In December 2010, Brocade began shipping the Brocade VDX 6720 Switch as part of its product family for Ethernet fabric environments based on Brocade VCS Fabric technology designed for highly scalable virtualized and cloud computing environments. In August 2011, Brocade introduced two additional products for this family. The Brocade VDX 6730 Switch is a 10 GbE switch which can also use FCoE to bridge VCS Fabrics with Fibre Channel SAN fabrics. The Brocade VDX 6710 Switch is an entry-level 1/10 GbE switch which enables legacy 1 GbE servers to connect to VCS Fabrics as well as traditional LANs. In September 2012, Brocade announced a modular switch as part of this portfolio. The Brocade VDX 8770 Switch supports single VCS Fabrics as large as 8000+ switch ports supporting up to 384,000 VMs attached to a single VCS Fabric. The VDX 8770 provides port-to-port latency at 3.5 μs across 1, 10, and 40 GbE ports.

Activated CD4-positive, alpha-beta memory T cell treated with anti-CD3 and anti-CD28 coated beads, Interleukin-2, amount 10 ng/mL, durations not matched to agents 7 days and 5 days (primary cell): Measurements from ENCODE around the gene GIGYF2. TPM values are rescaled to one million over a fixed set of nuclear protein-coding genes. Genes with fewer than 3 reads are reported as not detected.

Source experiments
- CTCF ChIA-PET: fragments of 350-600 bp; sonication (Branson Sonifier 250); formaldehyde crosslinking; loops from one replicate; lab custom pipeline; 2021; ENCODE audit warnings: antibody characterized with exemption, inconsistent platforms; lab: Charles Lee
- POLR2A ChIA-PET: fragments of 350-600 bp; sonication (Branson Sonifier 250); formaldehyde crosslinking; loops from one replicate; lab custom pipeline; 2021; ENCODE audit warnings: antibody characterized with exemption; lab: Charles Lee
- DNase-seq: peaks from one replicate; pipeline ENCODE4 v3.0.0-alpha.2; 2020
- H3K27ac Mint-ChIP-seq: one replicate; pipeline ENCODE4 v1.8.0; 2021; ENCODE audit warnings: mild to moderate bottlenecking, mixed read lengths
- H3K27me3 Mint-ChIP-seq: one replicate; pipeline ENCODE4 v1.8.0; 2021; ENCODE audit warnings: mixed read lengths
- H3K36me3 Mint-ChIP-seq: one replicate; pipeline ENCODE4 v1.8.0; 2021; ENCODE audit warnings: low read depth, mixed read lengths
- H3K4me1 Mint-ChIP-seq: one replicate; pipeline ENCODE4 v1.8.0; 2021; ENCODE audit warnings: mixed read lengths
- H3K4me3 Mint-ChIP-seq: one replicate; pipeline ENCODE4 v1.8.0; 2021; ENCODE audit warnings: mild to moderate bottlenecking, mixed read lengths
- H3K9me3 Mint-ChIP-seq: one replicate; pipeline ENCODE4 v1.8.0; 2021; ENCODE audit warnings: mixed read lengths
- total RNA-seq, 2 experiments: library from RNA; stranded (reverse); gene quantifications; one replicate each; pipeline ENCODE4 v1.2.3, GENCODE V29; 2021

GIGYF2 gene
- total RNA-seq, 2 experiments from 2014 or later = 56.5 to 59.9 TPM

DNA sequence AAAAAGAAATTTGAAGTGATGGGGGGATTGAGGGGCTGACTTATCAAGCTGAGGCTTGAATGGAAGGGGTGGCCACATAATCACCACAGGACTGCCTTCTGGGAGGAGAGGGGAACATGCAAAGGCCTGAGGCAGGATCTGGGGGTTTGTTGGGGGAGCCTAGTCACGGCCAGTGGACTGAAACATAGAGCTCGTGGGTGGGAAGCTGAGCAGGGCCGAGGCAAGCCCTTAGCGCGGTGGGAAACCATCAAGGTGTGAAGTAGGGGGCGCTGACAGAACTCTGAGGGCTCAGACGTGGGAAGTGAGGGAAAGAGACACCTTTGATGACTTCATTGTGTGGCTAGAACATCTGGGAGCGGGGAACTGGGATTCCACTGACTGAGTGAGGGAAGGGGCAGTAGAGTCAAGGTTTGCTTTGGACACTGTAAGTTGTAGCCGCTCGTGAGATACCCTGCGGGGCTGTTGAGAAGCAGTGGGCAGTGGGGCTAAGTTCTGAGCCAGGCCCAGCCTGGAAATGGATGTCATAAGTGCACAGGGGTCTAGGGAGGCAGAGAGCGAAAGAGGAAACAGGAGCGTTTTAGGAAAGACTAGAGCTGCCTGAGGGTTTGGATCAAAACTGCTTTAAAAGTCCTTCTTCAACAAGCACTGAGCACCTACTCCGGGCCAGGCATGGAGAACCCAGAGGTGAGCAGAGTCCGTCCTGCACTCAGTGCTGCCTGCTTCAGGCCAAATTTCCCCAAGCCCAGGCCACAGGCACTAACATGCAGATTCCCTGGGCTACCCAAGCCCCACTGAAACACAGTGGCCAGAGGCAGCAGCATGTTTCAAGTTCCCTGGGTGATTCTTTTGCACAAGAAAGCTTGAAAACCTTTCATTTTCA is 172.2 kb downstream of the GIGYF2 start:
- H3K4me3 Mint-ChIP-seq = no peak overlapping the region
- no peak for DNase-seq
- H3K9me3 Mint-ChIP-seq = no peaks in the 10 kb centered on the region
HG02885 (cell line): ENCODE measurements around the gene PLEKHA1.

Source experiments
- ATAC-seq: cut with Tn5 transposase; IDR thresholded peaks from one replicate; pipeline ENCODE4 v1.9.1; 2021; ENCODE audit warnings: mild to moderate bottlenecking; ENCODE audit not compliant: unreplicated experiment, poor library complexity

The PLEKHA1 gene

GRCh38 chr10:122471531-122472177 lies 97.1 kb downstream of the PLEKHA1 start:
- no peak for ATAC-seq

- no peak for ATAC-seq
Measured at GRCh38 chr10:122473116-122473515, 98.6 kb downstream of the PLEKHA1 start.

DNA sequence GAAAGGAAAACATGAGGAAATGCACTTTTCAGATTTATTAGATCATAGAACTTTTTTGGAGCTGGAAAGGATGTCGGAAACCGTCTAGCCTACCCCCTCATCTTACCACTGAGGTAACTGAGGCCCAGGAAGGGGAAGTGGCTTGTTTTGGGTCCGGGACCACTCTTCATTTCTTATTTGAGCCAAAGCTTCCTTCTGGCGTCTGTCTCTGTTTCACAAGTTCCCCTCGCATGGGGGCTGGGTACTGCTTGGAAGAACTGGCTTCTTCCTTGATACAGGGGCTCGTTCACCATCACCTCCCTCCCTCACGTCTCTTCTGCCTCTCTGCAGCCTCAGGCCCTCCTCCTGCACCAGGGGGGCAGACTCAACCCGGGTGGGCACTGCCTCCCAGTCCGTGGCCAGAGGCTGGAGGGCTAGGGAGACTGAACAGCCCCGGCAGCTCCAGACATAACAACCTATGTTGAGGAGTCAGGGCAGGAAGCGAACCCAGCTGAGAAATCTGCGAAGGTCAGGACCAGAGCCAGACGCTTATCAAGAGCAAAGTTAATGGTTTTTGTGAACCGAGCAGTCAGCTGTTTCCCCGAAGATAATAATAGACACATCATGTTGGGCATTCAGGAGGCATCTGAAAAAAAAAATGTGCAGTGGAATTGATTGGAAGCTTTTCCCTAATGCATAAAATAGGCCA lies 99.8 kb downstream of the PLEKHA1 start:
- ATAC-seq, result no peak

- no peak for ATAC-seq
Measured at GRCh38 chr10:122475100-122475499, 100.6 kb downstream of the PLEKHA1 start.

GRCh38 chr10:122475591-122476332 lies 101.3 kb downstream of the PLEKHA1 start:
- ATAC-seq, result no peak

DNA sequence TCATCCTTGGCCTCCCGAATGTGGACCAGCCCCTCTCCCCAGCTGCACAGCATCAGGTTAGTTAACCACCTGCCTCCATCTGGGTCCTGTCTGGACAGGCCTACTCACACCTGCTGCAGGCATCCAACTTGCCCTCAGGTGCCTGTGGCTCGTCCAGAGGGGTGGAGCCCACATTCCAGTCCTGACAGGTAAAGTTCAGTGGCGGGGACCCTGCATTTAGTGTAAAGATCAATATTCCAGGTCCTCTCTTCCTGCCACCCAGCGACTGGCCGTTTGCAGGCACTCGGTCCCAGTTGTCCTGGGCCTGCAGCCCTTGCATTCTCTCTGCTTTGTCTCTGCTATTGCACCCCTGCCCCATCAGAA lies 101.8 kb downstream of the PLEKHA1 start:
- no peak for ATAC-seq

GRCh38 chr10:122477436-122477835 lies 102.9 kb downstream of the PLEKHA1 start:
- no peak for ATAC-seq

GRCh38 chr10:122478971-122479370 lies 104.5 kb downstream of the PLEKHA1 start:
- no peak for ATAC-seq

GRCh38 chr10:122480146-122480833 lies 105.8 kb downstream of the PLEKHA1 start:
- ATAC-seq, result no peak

In November 2011, Brocade introduced the Brocade ICX product family. It released the Brocade ICX 6610 Switch for the Federal, enterprise and campus networking segment, with a maximum switching capacity of 576 Gbit/s and forwarding capacity of 432 Mpps with PoE+.[25][26] In March 2012, Brocade released the Brocade ICX 6430 Switch and Brocade ICX 6450 Switch for the Federal, enterprise and campus networking segments, with full stacking capabilities as well as Layer 2 and Layer 3 functionality. The switches are available in 24- and 48-port 1 GbE models, with optional 1/10 GbE uplink/stacking ports. The company also announced its HyperEdge technology for automated single-point management and mix-and-max stacking for sharing advanced functionality among all the members of a switching stack. In September 2012, Brocade introduced the fixed form factor Brocade ICX 6650 switch. This Ethernet switch features 1/10 GbE ports for server connectivity and 10/40 GbE ports for uplink connectivity. It is designed for data center top-of-rack (ToR) environments and Federal, enterprise and campus LAN aggregation deployments.